South Sudan President Assumes He Will Find 'Best Friend' in Trump, Says Senator

South Sudan's President Salva Kiir, in the cowboy hat, accompanied by army chief of staff Paul Malong Awan, right, attends an independence day ceremony in the capital Juba, South Sudan, on July 9, 2015. (AP Photo/Jason Patinkin)

WASHINGTON – South Sudan President Salva Kiir Mayardit underestimates the possibility that the Trump administration could turn its back on the North African country’s civil war, Sen. Chris Coons (D-Del.) said Thursday while discussing a recent visit to the region.


The South Sudan conflict continued in July 2016 despite the country reaching a peaceful resolution only two years earlier. Nearly four million people have been displaced during the conflict, which has shown evidence of ethnic cleansing and genocide.

Coons and Sen. Bob Corker (R-Tenn.), chairman of the Senate Foreign Relations Committee, visited the region in mid-April, stopping at the Bidi Bidi refugee camp in Uganda. Bidi Bidi is the most populated refugee camp on earth with about 270,000 people, despite it being only about six months old.

Coons, speaking at the U.S. Institute of Peace, said that when he sat down with Kiir the South Sudan leader denied that there is anything significant happening in his country, claiming that the conflict has been exaggerated through propaganda.

“I said, ‘Mr. President, with all due respect, I was in a refugee camp in Uganda, and saw thousands of people,’” Coons said. “’Women who had lost their husbands, or brothers or fathers, who had been raped, beaten. This is not the result of a few phone calls from men sitting in hotels in other countries. This is a deep conflict that is really affecting your whole country.’”

Coons warned that South Sudan is facing a potential cutoff in resources from the Trump administration, which has suggested dramatic cuts to humanitarian aid programs. Coons said it’s very likely that Trump is unaware of the gravity of the situation in South Sudan, and that the North African nation falls very low on America’s list of priorities. Kiir was in disbelief at the suggestion, according to Coons, who said the South Sudanese president assumes he will find “a best friend” in Trump. Kiir eventually admitted there is a critical situation in South Sudan, the senator said, but he continued arguing that it has been exaggerated.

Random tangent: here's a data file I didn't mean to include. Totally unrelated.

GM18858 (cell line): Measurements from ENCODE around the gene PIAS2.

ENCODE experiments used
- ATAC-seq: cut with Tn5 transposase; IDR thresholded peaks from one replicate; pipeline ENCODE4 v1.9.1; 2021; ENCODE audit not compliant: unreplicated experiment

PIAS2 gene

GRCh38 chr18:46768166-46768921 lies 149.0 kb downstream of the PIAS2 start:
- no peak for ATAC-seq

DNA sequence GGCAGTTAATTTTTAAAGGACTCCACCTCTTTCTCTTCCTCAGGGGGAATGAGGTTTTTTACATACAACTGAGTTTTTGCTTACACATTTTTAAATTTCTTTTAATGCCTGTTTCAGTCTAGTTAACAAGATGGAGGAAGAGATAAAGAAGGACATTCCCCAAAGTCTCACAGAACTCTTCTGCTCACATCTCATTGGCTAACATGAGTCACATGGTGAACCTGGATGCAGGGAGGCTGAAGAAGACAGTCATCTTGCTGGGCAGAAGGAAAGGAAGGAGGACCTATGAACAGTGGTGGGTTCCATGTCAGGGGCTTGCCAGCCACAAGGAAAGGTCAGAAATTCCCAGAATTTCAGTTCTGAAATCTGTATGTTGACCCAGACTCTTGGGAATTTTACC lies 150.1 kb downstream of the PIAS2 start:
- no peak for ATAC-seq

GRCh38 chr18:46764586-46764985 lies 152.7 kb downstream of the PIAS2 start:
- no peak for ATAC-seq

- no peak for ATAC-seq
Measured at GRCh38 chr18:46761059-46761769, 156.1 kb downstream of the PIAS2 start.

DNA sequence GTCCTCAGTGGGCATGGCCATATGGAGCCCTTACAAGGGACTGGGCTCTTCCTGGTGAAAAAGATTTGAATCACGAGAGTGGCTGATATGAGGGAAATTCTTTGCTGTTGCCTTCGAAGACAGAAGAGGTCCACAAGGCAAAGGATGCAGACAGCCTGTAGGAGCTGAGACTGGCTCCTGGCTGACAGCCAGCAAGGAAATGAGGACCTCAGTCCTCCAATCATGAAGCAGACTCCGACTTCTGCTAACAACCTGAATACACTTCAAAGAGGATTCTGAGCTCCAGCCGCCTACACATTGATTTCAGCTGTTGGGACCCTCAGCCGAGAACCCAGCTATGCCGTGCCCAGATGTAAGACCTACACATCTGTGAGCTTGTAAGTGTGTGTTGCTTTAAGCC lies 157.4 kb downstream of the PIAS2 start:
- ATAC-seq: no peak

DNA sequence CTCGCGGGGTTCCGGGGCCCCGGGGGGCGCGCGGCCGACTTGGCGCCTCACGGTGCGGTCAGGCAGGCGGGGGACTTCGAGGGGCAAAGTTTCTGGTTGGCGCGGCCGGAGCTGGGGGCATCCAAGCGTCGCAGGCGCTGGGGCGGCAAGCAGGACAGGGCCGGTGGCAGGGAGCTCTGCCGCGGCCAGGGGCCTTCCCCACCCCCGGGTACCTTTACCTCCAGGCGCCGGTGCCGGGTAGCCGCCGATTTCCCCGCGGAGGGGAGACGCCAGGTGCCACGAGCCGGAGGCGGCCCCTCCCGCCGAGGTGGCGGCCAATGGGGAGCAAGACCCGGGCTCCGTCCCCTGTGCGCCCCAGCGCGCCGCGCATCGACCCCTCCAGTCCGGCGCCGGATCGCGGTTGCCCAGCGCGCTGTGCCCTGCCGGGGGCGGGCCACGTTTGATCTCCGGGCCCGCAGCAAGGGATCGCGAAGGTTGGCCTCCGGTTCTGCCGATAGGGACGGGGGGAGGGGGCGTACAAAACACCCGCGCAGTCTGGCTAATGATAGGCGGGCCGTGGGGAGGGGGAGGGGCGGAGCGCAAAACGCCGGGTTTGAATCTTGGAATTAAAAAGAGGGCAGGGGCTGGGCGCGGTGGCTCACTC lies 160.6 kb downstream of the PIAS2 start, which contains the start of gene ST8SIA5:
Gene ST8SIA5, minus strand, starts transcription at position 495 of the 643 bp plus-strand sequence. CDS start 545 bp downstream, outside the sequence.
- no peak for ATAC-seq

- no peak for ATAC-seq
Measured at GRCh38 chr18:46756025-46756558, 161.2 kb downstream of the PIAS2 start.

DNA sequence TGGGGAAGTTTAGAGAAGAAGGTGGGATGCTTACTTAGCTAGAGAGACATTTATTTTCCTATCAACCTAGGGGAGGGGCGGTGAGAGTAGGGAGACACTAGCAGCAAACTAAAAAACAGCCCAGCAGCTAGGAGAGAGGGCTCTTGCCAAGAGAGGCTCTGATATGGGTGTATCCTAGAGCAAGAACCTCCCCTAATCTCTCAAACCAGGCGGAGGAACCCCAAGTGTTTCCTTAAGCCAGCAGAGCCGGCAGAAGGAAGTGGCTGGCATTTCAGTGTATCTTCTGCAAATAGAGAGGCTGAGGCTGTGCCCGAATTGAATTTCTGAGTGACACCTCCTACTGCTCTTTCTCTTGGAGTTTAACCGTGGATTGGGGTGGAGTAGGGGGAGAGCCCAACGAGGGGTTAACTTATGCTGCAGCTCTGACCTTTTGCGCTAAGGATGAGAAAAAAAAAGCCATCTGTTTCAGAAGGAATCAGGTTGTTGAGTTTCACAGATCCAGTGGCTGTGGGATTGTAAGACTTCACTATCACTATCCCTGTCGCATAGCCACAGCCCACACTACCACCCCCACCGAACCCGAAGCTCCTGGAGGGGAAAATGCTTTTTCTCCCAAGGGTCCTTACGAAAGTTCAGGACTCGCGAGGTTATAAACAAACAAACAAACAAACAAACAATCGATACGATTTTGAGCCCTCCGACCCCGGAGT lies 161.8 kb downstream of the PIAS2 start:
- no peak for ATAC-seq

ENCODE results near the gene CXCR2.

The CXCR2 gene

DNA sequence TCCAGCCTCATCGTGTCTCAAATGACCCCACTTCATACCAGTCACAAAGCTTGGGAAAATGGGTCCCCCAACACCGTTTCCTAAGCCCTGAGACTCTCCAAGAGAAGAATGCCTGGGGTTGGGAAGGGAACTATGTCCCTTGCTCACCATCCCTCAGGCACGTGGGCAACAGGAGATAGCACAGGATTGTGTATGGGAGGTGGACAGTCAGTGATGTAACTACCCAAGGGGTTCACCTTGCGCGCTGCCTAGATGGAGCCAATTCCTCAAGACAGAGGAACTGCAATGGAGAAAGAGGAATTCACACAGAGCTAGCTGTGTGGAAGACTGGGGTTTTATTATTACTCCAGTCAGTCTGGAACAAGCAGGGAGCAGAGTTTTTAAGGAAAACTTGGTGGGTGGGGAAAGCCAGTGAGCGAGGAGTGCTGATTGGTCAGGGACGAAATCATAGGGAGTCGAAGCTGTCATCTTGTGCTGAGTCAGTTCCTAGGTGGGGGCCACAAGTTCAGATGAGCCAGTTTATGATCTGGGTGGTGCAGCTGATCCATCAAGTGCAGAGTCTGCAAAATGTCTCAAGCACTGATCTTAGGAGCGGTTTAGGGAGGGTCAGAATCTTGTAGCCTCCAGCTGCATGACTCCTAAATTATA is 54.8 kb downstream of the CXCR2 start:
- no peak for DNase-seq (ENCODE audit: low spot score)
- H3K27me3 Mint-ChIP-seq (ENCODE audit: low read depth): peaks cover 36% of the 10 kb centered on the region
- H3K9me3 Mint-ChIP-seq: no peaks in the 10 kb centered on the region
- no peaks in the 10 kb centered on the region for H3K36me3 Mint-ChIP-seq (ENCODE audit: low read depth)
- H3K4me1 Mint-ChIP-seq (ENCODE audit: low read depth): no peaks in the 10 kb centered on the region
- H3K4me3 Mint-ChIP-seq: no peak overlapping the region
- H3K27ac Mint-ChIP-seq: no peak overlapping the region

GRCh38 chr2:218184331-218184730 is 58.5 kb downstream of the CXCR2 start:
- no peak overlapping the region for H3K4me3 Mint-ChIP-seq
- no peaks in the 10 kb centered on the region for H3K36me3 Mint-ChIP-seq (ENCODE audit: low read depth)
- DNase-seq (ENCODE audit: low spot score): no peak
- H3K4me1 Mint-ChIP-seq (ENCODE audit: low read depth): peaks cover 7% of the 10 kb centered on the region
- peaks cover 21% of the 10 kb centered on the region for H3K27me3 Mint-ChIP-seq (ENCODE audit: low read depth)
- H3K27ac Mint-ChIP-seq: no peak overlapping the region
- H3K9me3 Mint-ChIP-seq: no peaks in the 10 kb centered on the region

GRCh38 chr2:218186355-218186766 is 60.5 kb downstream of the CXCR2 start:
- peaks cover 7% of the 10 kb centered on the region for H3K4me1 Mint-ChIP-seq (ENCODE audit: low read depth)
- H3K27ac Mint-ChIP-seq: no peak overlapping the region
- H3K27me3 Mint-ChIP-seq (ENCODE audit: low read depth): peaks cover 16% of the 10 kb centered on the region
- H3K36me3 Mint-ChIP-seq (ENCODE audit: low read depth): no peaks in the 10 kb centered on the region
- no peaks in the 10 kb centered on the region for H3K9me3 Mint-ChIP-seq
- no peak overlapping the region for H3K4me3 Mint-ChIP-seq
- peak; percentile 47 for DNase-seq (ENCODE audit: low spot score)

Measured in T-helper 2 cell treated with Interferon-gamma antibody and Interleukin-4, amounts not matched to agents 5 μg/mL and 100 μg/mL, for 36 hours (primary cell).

Coons and Corker also met with Ambassador Mary Catherine Phee in South Sudan and Ambassador Deborah R. Malac in Uganda, who Coons said have their hands full with other issues in the region. He said relying on regional ambassadors to push Kiir, who he accused of using hunger as a weapon of war, will not result in a peace agreement. Coons recommended a new special envoy position to South Sudan.

“This strikes me as a region that calls for (an envoy),” Coons said, calling the conflict a humanitarian crisis that deserves repeated attention. “The benefit of a special envoy is the ability to convene regionally and to press. We need a stronger, clearer roll from the (African Union) and the UN.”

At least three humanitarian workers were killed in Wau, South Sudan, the day that Coons and Corker arrived. The UN has since reported that 82 aid workers have been killed over the course of the conflict. Coons said that Kiir’s actions are dissuading foreign powers from supplying greater humanitarian aid.

“Why should the U.S. try so hard to try to deliver humanitarian assistance through many partners and NGOs, when your government and your forces are blocking our access and using hunger as a weapon of war?” Coons asked.

Coons said the basic goal of his trip to Africa was to elevate the South Sudan civil war as an issue in Washington. He commended UN Ambassador Nikki Haley for recently calling attention to the ongoing crisis. Haley in late April denounced Kiir for fueling the South Sudan conflict and famine.


“The famine in South Sudan is manmade. It is the result of ongoing conflict in that country. It is the result of an apparent campaign against the civilian population,” Haley said during a UN Security Council briefing.

Coons noted that the U.S. is a compassionate country, but its leaders want to know that its dollars are being spent well and making a difference.

“I think that President Salva Kiir and the leaders of (Sudan People’s Liberation Army) and other opposition groups need to be on notice that the United States intends to be actively engaged and intends to press for a resolution to this conflict or our ongoing support and assistance is really at risk.”


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